Guam, American soil, was invaded by the Japanese on December 10, 1941. Pearl Harbor had just been attacked. The Guam invasion events were so painful to recall that for years no Chamorro spoke openly of their experiences.
A STORY FINALLY TOLD
Until in 1984, Pedro G. Cruz , one of the defenders of the island at the Plaza de España Naval Headquarters, offered his story for the Guam’s Liberation documentary. His moving personal account can be heard in Guam’s Liberation.
Tun Pete’s story served as a catalyst for more island defender members of the pre-war Insular Force Guard to come forward and finally write the history of those terrifying hours when a few poorly armed men faced the overpowering Japanese military forces bearing down on them.
In 1991, when the 50th anniversary of this event was pending, the island leadership saw this as a opportunity to accomplish two things: honor those islanders who had not yet been honored for their bravery. And - use the opportunity to invite those Japanese soldiers who for years had quietly and unobtrusively been returning to Guam on their own pilgrimage to the sites of their own tragedy and memories.
FORMER ENEMIES MEET
Governor Carl TC Gutierrez and Lt Governor Frank F. Blas, along with the full cooperation and participation of Admiral James B. Perkins, III, commander of Naval Forces Marianas and the National Park Service War in the Pacific Park staff, commemorated important events over three days in December. The events ranged from remembering the civilians caught in the initial bombing of Sumay and the Marine Barracks, the honoring of the Chamorro Insular Force Guard ‘s defense of the Naval headquarters on the Plaza de España and the dedication of the National Park Service’s memorial wall at the Asan overlook honoring the American invasion forces. The three days climaxed at the island’s Peace Memorial in Mangilao when for the first time in 50 years the former enemies of the actual invasion and defense forces met face to face. This is the only known meeting of WWII Japanese and American veterans on the nation’s 50th commemoration of the start of WWII. Hawaii’s “Arizona” commemoration committee had not invited foreign veterans to their ceremony.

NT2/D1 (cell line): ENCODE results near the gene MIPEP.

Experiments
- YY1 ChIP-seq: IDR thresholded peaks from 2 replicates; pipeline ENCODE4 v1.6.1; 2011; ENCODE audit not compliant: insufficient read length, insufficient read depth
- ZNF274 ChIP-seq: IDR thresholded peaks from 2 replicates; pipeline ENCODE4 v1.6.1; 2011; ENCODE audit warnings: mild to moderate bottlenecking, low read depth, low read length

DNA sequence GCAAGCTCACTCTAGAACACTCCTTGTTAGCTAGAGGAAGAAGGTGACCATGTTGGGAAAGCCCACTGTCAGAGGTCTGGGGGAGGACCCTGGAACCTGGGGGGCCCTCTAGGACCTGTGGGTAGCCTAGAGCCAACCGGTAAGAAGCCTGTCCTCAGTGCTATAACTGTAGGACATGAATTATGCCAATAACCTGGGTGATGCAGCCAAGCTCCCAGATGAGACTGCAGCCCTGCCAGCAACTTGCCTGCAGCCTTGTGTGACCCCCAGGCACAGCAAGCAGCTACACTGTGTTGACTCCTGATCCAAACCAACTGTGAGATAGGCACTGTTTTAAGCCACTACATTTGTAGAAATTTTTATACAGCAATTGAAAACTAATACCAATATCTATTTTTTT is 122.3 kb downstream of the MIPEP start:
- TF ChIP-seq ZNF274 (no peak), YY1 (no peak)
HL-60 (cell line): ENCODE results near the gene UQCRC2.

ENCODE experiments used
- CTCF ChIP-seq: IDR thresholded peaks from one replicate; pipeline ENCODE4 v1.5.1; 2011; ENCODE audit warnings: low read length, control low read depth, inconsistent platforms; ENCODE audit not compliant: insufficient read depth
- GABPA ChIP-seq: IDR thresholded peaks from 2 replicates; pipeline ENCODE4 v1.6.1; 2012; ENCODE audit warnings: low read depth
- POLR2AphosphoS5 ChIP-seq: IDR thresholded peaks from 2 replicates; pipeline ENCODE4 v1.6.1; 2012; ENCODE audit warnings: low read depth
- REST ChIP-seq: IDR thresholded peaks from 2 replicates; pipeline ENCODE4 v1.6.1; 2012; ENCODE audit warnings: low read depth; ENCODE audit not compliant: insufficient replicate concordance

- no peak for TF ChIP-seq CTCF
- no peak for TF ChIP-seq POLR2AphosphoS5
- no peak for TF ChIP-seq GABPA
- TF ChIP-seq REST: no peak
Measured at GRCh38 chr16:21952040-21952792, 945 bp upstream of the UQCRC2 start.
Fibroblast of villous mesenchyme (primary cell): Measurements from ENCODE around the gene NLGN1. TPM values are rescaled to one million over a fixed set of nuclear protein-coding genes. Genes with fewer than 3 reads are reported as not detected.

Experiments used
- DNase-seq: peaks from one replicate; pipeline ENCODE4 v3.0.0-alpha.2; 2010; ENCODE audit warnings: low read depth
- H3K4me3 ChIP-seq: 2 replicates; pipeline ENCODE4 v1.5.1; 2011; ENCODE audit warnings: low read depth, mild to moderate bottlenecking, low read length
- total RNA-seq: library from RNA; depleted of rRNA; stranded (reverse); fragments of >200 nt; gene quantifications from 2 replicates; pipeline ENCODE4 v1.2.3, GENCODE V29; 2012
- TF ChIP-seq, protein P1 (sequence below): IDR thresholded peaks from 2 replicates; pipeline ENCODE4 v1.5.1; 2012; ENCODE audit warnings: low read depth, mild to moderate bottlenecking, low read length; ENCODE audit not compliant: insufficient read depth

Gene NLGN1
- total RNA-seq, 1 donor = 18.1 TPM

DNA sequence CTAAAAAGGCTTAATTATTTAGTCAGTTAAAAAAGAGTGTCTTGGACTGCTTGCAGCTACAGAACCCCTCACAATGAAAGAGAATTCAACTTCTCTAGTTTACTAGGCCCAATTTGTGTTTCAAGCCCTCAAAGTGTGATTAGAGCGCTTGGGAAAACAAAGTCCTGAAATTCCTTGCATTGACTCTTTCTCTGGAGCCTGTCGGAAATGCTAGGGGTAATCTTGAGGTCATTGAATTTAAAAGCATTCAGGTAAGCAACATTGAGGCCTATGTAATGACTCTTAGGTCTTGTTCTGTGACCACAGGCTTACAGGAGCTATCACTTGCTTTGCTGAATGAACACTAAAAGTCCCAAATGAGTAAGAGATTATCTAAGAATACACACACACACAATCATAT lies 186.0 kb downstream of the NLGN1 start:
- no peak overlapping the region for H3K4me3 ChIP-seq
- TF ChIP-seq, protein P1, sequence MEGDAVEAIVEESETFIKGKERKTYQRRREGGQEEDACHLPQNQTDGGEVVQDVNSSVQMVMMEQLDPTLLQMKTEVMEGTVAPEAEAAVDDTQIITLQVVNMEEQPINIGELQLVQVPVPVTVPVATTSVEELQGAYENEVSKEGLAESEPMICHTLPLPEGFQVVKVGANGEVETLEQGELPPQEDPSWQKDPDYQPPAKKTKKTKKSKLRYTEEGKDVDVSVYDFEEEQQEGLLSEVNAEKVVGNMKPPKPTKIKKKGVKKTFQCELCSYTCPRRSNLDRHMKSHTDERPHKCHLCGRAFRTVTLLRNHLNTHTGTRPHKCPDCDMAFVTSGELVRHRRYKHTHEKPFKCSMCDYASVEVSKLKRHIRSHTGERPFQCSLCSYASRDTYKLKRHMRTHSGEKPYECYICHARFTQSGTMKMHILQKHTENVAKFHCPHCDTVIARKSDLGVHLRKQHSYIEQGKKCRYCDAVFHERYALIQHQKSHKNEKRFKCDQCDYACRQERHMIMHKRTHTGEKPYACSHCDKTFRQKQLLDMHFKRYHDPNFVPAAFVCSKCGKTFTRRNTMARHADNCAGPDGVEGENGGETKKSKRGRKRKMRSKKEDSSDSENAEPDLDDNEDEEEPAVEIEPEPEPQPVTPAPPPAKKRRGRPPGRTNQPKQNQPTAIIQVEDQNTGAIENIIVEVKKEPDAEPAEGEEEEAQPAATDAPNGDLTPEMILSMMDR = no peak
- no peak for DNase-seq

More articles and photos of this historic event:
50th Anniversary Photos
Surrender of Guam to the Japanese
The National Park Service on Guam
Marianas Military Museum Site*
Insular Force Guard Honored
House Commends Guamanians for WWII Sacrifices
Japanese Veterans to Visit Guam
Japanese Vet Returns to "Homeland"
*After 9/11 museum access for the public was permitted
only through special permission of the Commanding
Officer, Naval Station Marianas. In 2004 the museum
collection was scheduled to be acquired through
donation to the National Park Service, War in the